You and Stephin met through Spin magazine, later Time Out New York. What was it like working together? How did you move from writing into producing/directing?
We met because The Magnetic Fields played at a party I set up (chickfactor hosted it). Working together was fun. At Spin we made fun of the copy, had a lot of downtime (when we were waiting for people to turn in copy), so we’d just go off and take photos, eat comfort food, walk around, smoke cigarettes. That’s kind of how we got to know each other. Time Out NY was also fun but hard work. We’d drive around in Stephin’s car reviewing restaurants – I remember one week we had to review vegan places and we just couldn’t eat any more legumes! He doesn’t always make a great first impression, but he is better at getting to know people over time. I guess being a director/producer has a lot in common with being a writer/editor, organising, planning, facilitating, coordinating, editing. It seemed like a natural progression to me, but I still have a lot to learn.
At the beginning, Stephin describes his music as being that of ‘beauty and interest’ vs. convention and gritty realism. Can you appreciate this dilemma as director? On what side did you fall when approaching the creation of this documentary?
I can definitely appreciate this dilemma! I guess I’d like the film to mirror Stephin’s idea of his music, but it doesn’t always. In my dreams the whole thing would look like a cross between Wong Kar Wai and Breathless styled by Cecil Beaton, but it didn’t turn out that way! If only we’d had a budget for makeup, set design, wardrobe, etc.
Many say Stephin doesn’t do off-the-cuff – there is always an ‘inaudible pause’ as he thinks of what to say. Was it difficult to get out and show the ‘real’ Stephin Merritt?
Patience is good. The Magnetic Fields are private people. They never wanted this kind of thing to be done. They’ve been generous with what they allowed to be seen but it was a collaborative project. He doesn’t want you to see his love life, so you don’t. Only so much was allowed. Variety reviewed the film this week and said that the segment about racist accusations was pointless, but I think it says a lot about how others perceive and vilify him.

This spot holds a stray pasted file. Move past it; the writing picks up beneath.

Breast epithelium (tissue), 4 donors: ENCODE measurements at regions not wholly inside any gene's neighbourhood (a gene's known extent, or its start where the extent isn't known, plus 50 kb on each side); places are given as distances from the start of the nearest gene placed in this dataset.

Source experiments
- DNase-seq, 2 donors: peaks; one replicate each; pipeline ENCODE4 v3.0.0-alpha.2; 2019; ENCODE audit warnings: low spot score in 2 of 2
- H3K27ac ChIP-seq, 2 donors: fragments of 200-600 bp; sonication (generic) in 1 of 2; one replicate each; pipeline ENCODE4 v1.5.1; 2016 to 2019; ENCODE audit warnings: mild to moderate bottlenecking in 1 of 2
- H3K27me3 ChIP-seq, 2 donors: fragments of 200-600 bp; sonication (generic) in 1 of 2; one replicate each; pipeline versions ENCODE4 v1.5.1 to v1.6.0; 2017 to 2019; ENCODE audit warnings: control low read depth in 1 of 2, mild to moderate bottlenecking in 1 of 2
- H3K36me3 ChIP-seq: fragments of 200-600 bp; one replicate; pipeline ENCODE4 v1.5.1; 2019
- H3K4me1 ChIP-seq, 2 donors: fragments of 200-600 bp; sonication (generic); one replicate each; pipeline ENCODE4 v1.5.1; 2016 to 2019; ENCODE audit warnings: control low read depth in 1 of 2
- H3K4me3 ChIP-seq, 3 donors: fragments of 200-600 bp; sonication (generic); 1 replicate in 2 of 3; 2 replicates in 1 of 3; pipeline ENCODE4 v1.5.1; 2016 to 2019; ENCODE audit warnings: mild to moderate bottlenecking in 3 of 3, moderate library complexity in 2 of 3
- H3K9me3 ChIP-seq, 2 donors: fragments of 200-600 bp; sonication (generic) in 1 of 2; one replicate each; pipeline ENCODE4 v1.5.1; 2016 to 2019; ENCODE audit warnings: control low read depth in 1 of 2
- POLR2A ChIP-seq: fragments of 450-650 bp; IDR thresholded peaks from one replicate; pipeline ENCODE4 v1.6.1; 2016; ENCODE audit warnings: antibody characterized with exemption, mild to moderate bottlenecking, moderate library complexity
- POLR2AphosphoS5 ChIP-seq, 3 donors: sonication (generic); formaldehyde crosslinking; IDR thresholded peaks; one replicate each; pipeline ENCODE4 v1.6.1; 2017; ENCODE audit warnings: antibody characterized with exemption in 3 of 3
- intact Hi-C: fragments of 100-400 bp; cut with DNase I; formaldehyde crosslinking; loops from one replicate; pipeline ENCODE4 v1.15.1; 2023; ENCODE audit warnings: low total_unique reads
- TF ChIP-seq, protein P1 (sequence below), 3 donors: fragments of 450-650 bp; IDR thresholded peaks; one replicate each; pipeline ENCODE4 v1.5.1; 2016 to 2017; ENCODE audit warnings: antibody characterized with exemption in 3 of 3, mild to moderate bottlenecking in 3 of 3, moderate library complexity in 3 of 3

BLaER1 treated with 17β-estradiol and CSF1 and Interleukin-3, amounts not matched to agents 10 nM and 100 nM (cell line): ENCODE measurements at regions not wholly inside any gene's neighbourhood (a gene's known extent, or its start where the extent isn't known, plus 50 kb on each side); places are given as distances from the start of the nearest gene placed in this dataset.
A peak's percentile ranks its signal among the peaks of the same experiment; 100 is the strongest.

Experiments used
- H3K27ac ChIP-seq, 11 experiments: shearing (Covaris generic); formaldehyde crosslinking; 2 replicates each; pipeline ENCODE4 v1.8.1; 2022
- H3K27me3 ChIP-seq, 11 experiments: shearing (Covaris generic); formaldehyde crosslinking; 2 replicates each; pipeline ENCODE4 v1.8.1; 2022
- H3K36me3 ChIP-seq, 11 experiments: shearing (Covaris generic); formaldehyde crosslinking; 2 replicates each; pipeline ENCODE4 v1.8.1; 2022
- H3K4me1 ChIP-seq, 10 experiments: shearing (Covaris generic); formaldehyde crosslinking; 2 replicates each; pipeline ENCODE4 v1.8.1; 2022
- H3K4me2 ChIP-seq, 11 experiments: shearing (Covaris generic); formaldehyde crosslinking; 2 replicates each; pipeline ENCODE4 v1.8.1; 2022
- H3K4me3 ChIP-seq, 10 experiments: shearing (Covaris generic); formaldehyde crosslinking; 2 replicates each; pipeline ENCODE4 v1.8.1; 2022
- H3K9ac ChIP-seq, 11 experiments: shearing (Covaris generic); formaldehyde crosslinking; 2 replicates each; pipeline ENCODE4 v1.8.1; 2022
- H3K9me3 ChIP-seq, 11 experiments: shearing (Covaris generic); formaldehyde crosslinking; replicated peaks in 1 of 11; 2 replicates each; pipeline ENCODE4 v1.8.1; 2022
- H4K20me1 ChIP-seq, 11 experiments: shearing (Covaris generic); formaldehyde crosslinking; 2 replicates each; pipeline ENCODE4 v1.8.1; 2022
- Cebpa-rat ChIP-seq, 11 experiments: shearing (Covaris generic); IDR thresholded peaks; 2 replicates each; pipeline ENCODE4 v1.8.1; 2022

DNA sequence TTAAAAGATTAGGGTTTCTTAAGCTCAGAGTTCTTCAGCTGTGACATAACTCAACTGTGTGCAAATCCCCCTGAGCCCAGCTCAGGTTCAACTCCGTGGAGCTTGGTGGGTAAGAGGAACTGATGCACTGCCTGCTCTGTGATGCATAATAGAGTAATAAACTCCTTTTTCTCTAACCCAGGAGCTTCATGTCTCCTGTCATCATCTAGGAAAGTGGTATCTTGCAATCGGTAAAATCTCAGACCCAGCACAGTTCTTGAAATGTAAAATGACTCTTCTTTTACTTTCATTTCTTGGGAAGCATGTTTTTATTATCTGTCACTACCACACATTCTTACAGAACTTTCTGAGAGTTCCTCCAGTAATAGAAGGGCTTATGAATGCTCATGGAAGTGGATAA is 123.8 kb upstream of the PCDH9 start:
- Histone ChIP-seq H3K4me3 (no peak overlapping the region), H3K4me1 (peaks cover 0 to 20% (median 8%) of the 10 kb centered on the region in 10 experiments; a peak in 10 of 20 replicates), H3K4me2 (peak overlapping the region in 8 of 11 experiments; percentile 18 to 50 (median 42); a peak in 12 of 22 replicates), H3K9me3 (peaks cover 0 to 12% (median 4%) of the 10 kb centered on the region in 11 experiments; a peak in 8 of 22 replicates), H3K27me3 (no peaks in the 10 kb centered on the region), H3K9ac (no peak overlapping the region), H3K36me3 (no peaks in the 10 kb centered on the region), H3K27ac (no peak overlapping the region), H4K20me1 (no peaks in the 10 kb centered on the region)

The footage spans years. What told you it was time to stop?
By the middle of 2008 we had checked most people to interview off our wish list and started editing. In early 2009 we had Stephin’s mom and Sarah Silverman, so it was time to stop! We had 300 hours of footage. Kerthy came up with the necessary funding to finish the project and it was just time. You could go on forever.
Do you think this is a documentary about music, or something more?
One of my favourite documentaries is called Spellbound, about spelling competitions in the US. Without trying to, it examines a number of different American families and reveals how people live in this country. Strange Powers does a bit of that – you see Americans who are not like the ones most people around the world are used to seeing. So it is about music, the creative process, this major partnership between Stephin and Claudia that is going to outlast most of their other relationships, complex and dysfunctional. It’s about their balance and her belief in him. So it’s kind of about life.
Weds Aug 4, Chauvel Cinema, cnr Oatley Rd & Oxford St, Paddington, $12-18, popfrenzy.com.au